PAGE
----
First of all, let’s start with explaining what mindfulness is. Mindfulness is the practice of focusing on the present moment experience. It is different from meditation, which is rooted in Buddhism (but found in almost all religious traditions) and has a structured setting.
Essentially, meditation is intentionally setting aside time to do something good for yourself, whereas, mindfulness is simply being aware in everything that you do. Mindfulness can be practiced both inside and outside of formal meditation.
Focusing on the present moment experience can be as simple as focusing on the warmth of the sunshine beating down on your shoulders as you are walking outside (feeling), focusing on the smell of warm and fresh pastries wafting through the air from the bakery nearby (smell), focusing on the intricate shadow that is being cast on the ground a tall tree (sight), focusing on the food you are eating and all of its flavours and textures (taste), focusing on how your body feels like when you are sitting in your chair, if you feel any discomforts, any pain, or if you simply feel comfortable in your chair (sensation in the body), etc.
Mindfulness is a technique used to move our thoughts away from our day-to-day worries and preoccupations and toward an appreciation of the present moment and a larger perspective on life. How you feel at work, and in life in general, will greatly improve.
Below are four reasons to practice mindfulness in your daily life.
- Improves Your Focus
You need 100% focus to complete a task. Yet, all you can think of is everything else. You think of the amount of laundry that needs to be done and suddenly you notice that the mirrors in the house have fingerprints and should be wiped. Also, there is a birthday party your kid is attending next week and you should go buy a present, oh and the camping plans and grocery list needs to be done soon too, and so on… You may even find yourself fidgeting, too. Your brain is being pulled in every which direction. Practicing mindfulness improves your ability to slow down your mind, focus on one thing, and complete one of the many important tasks on your to-do list.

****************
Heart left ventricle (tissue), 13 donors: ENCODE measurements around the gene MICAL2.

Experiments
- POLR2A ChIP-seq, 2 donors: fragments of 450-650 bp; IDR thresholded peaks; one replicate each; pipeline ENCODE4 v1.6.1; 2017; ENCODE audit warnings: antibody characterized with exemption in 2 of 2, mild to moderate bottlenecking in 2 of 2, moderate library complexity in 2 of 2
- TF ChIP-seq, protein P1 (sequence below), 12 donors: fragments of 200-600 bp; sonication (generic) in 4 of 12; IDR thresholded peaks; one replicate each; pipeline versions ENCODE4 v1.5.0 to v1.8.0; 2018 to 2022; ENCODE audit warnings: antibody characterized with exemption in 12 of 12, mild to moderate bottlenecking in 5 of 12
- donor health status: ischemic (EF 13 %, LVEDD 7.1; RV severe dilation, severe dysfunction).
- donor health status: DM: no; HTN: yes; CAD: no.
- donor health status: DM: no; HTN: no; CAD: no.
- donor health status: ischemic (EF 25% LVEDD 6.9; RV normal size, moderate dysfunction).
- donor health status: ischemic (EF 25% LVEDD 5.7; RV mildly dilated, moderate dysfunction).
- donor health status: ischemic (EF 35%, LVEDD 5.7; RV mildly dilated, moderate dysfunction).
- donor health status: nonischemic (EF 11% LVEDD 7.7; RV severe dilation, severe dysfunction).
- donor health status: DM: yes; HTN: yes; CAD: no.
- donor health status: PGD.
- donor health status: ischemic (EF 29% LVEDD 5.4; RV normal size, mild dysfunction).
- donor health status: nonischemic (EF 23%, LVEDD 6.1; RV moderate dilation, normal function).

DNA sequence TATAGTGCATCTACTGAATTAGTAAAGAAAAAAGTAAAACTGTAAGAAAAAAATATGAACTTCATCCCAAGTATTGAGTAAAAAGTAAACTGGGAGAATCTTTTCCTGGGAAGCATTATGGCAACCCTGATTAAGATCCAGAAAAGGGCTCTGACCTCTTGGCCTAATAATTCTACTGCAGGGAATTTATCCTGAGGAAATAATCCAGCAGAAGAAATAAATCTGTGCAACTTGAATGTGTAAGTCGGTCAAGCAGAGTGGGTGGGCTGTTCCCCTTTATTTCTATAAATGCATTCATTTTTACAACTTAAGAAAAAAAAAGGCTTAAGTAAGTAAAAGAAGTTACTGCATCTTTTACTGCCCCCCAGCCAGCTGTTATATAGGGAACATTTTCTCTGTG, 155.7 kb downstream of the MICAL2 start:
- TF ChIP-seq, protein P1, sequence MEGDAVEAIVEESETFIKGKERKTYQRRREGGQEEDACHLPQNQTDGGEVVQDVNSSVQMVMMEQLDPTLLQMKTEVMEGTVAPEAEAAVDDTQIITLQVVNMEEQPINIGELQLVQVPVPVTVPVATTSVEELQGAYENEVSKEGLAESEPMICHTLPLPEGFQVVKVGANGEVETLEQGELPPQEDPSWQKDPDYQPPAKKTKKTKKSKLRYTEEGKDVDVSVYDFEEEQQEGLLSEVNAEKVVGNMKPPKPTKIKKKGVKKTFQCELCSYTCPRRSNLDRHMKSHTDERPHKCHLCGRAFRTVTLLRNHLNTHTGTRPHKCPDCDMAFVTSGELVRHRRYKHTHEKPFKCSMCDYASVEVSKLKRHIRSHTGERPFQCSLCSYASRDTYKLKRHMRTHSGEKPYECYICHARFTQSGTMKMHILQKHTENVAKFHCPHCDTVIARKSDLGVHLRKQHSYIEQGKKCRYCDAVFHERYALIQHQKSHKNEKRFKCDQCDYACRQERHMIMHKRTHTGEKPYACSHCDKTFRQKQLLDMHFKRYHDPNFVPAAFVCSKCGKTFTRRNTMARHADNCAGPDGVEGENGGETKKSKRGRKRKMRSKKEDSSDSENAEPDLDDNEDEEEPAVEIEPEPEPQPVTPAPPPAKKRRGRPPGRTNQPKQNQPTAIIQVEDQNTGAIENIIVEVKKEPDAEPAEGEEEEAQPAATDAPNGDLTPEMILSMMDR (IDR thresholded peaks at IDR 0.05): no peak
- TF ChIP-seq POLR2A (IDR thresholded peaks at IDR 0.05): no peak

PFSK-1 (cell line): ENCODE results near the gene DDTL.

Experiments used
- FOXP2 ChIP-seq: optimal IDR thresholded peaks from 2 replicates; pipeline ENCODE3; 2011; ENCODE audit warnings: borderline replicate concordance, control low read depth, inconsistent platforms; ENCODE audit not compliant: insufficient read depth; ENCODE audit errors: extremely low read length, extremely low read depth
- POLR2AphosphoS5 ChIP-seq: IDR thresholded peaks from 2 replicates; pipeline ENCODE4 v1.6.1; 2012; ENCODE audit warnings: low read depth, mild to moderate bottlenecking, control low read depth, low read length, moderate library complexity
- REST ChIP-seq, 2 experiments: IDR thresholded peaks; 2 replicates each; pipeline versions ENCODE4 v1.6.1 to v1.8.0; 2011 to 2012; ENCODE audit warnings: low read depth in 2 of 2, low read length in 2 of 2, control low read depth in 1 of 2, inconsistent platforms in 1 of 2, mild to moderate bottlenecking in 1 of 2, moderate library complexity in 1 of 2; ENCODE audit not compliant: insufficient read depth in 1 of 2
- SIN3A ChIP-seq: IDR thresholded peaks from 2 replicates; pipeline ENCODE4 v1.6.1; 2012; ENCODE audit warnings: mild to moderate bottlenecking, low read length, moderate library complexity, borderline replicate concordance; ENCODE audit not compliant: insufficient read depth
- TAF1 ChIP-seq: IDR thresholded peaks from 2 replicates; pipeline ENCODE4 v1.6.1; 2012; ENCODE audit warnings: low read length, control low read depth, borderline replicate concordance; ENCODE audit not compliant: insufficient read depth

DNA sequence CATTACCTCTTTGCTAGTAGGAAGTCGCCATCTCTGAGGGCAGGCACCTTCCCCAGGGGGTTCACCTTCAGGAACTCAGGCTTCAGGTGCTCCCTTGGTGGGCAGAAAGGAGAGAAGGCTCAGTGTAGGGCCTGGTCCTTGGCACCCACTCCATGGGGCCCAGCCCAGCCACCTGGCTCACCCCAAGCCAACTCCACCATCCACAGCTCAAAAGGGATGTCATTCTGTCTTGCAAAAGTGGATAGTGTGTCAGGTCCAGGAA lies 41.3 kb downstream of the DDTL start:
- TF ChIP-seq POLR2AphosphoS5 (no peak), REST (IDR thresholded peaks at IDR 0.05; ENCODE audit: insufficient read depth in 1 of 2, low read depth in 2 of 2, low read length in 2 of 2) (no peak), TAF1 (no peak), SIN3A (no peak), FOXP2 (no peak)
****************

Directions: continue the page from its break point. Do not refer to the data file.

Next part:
- Lowers Stress
Stress causes a multitude of health problems and illnesses. When we focus on the present moment experience, we slow down and take deeper breaths from the lower part of the belly. Mindfulness and such breathing reduces stress significantly by decreasing cortisol levels (stress hormone). When you are in a stressful moment, before an important meeting or a difficult phone call, for example, try to slow down and be mindful to reduce your stress.
- Reduces Brain Chatter
Our brains are designed to think. The brain thinks, thinks, and thinks… And our brains tend to think about the same thing over and over again by dwelling on the past and future. Sometimes it may feel like you can’t get it to shut up! When you practice mindfulness, you train your brain to focus on something other than your thoughts. Undoubtedly, even when you try to focus on something else, you will return back to the chattering, but the important part is to be aware, and go back to focusing on whatever you were (the sound of the birds singing outside, the food you’re eating, etc.). You may sense a feeling of relief when you bring your mind into the present moment. It’s time to give your brain a little break!
- Gives You a New Perspective (Takes You Out of Yourself)
Mindfulness can give you the power to be objective. Most of our thoughts are self-focused. Mindfulness is the non-judgemental awareness to whatever is happening around you. It helps you be a better listener and understand the relationships in your life, both personal and professional. When you’re not always thinking about yourself, you give yourself the opportunity to develop empathy and the chance to show that you truly care about others. An additional consequence of this is that it makes you feel good about yourself and it improves your confidence, too!
It can feel incredibly refreshing to become aware and enjoy the world around you instead of being preoccupied with your own thoughts and self.
Try practicing mindfulness for a couple minutes every day. It can be done anytime during your day. Perhaps when you are standing in line, sitting at your desk or on a park bench, or lying on your bed. Just try focusing on the present moment experience, whatever it may be. Enjoy the heightened sensations you feel in your body and in your mind.
Bonus: Here is a link to an article about mindfulness that includes an excellent infographic and various meditations to try (2, 4, and 1o minutes long).
Daria Sanchez is part of the GovLoop Featured Blogger program, where we feature blog posts by government voices from all across the country (and world!). To see more Featured Blogger posts, click here.